MALPASS: So I’ve had many meetings with the Chinese. Yesterday in my office was a delegation from the Chinese—the head of their committee—their committee on financial and economic legislation. So China has a rule-of-law process where they consider ways to change their financial markets that will make them work better, and so we had a long conversation on that, and with many other parts of Chinese society. So we have very good dialogue, and the president showed that on the trip—on his trip in Beijing. But the challenge—I don’t want to sugarcoat it—we’ve got North Korea, which is a very real problem that has to be addressed, and it’s frustrating sometimes that China is not doing more that would fix that problem.
And then, with regard to market liberalization, China’s not moving as fast as it needs to. And the world should look at that and see, as I—as I point out, as their share of world GDP goes up, you’ve got a non-market player allocating resources, and so more and more of the world’s resources then get allocated in a way that some narrow part of the Chinese Communist Party is choosing to go into, whether that’s certain kinds of infrastructure, whether it’s a type of lending practice, and so on. And so that should cause the world to look and say, wait, we need some new rules here, we need some new processes to make this work better.
KEENE: I’d continue on international, but I know that everyone’s focused on the legislation in the battle, I should say, in Washington right now. Part of that—and I say that with Martin Feldstein here today from Harvard—is over our fiscal affairs and our fiscal responsibility. Are we going to end up with a piece of legislation where you’re going to be writing five years from now about a substantially larger deficit-to-GDP?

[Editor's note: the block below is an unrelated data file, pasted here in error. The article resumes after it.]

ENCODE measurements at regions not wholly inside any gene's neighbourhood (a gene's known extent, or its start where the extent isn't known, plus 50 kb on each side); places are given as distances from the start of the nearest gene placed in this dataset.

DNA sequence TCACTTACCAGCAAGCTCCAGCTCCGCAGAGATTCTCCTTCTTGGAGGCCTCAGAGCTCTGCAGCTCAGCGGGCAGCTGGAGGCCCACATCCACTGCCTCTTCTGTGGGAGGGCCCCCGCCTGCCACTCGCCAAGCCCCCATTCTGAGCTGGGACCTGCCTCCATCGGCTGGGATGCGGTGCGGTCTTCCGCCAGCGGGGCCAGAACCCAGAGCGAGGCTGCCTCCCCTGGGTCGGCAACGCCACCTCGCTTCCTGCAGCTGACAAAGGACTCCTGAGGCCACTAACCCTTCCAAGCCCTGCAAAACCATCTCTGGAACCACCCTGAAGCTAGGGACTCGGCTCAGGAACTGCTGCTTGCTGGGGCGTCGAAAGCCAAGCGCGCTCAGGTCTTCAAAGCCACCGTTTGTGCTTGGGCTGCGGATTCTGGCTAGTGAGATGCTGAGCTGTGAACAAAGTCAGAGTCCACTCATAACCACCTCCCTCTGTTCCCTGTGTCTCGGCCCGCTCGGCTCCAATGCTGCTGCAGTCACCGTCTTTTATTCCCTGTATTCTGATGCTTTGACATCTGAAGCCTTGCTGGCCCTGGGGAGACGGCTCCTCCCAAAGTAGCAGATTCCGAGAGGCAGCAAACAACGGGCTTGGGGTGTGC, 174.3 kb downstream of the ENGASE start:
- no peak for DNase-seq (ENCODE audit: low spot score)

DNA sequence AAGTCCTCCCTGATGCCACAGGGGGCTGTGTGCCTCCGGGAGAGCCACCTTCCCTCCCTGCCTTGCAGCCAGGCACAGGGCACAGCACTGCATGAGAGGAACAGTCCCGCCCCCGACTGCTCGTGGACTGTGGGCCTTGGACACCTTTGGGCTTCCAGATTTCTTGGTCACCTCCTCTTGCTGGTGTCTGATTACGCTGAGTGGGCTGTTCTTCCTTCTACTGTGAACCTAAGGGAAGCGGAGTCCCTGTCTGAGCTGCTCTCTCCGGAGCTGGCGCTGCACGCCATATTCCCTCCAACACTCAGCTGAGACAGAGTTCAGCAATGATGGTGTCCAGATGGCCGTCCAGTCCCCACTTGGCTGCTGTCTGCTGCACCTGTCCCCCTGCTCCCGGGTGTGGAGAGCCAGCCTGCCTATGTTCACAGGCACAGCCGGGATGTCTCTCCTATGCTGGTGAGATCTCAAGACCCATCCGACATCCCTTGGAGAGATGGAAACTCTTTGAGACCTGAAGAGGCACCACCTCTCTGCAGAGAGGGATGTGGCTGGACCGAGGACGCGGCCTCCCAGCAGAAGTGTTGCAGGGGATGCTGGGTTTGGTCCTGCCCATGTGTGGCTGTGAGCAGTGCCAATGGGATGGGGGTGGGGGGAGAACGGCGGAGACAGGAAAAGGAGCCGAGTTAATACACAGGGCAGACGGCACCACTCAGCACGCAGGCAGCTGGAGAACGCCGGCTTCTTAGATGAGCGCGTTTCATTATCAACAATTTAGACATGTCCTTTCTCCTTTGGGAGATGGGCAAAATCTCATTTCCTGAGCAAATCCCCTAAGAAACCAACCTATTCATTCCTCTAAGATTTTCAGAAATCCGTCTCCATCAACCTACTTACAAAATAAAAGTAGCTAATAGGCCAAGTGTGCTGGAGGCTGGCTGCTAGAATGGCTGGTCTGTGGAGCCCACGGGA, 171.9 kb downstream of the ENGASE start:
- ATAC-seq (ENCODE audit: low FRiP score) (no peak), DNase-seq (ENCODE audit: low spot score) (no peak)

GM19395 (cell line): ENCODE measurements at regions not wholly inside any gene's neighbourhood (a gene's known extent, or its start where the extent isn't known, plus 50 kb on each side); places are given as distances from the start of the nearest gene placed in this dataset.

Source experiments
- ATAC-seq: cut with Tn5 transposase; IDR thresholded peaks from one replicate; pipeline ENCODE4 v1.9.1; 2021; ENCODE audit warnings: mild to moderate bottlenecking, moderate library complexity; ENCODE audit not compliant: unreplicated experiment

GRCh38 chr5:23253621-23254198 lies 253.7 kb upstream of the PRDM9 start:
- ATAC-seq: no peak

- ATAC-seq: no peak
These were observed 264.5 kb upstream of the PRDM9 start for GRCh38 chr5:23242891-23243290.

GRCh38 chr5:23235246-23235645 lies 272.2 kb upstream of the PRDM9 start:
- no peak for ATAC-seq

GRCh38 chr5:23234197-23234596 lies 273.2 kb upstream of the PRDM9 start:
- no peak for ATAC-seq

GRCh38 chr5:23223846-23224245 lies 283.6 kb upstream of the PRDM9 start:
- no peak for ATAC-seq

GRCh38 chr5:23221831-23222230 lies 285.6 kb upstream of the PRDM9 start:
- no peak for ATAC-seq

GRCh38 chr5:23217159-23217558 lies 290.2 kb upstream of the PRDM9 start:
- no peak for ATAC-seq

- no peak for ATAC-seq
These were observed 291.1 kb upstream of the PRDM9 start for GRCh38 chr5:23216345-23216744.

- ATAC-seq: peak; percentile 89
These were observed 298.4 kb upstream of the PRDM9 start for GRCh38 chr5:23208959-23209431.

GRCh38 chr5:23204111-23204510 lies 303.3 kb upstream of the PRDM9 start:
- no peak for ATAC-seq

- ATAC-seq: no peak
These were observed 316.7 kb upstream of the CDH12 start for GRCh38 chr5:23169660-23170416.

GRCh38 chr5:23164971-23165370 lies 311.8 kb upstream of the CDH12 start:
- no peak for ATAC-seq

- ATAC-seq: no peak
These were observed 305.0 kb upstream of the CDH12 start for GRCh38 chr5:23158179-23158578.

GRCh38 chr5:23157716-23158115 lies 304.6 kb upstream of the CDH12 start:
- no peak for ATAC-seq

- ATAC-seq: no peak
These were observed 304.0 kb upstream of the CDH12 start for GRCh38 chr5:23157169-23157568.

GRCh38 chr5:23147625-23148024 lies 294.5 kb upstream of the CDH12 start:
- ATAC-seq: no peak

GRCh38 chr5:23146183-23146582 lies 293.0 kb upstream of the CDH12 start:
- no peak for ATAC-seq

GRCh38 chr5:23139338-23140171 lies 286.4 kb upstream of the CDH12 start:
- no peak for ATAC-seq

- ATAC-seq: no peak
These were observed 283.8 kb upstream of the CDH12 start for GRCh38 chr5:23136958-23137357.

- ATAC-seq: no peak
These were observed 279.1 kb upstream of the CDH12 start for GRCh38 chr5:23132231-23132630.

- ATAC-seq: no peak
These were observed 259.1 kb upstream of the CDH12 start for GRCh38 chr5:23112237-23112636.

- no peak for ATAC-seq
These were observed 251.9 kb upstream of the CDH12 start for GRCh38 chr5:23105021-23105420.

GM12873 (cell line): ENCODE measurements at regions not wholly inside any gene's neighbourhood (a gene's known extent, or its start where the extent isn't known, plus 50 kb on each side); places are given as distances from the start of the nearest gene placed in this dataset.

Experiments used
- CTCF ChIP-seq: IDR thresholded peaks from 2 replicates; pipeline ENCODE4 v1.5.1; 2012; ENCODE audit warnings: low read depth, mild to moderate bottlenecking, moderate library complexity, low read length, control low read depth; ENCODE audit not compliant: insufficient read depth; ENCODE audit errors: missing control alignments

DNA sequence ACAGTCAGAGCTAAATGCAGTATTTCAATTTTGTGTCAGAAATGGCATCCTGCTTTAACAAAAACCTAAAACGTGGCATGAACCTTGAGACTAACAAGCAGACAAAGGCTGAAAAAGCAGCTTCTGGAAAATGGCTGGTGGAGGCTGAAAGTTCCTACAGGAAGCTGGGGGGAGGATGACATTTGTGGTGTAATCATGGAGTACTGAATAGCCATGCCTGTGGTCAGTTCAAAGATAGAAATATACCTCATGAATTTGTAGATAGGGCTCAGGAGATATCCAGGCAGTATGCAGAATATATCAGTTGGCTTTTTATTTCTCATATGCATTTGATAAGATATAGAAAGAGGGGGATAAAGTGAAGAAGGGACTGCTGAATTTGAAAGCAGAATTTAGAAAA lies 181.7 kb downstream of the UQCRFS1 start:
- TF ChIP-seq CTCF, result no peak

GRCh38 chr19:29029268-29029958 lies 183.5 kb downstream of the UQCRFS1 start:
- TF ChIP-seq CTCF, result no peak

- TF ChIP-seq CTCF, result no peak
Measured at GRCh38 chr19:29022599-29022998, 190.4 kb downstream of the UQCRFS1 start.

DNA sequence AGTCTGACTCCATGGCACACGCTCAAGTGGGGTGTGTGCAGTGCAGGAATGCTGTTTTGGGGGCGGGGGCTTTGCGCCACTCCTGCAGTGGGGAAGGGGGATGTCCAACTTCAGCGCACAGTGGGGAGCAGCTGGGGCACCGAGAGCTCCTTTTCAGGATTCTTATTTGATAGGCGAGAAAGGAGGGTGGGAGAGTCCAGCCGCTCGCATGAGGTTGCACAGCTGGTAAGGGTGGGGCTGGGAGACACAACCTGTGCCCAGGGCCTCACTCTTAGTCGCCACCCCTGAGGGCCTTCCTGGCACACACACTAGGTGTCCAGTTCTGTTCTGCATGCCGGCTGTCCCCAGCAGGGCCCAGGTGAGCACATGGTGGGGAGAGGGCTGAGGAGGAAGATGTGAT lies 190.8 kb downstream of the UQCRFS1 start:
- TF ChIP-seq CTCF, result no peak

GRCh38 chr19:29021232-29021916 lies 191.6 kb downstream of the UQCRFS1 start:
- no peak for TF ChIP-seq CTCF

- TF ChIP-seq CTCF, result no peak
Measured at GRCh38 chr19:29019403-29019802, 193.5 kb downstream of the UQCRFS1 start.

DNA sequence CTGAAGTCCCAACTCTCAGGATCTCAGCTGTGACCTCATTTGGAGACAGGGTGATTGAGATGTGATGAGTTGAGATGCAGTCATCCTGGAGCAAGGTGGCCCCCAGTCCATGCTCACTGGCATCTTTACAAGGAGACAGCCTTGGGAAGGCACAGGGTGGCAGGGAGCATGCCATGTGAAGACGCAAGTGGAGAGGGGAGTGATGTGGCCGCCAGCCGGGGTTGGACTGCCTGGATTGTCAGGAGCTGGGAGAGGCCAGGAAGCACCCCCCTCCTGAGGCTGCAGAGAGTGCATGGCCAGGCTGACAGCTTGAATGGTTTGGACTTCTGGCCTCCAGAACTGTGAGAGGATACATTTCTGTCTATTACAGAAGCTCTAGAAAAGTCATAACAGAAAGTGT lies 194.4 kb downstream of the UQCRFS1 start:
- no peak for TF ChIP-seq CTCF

MALPASS: Well, five years from now is not very long from now. And so a challenge for everyone is the way the budget was done in the last three years or so created a narrowing that wasn’t sustainable. And so, if we look back a year ago at CBO projections for the out years, there was a substantial rise in the debt-to-GDP ratio five years out. So I think the answer is there is going to be a higher debt-to-GDP ratio because that was already baked into the way that government had scored things.
KEENE: Fair. In fact, it was in that direction, sure. But what is this legislation going to do about debt, and particularly about the motion of the deficit-to-GDP?
MALPASS: So, importantly, the tax reform that’s going through will contribute substantially to economic growth. And that, over time, improves the functioning of the economy in many ways. So it’s consistent, as you have a better tax code, it helps you move toward a plateau in the debt-to-GDP ratio, and that’s my expectation for this—for this bill.
The reason I’m being a little vague on the 10 years—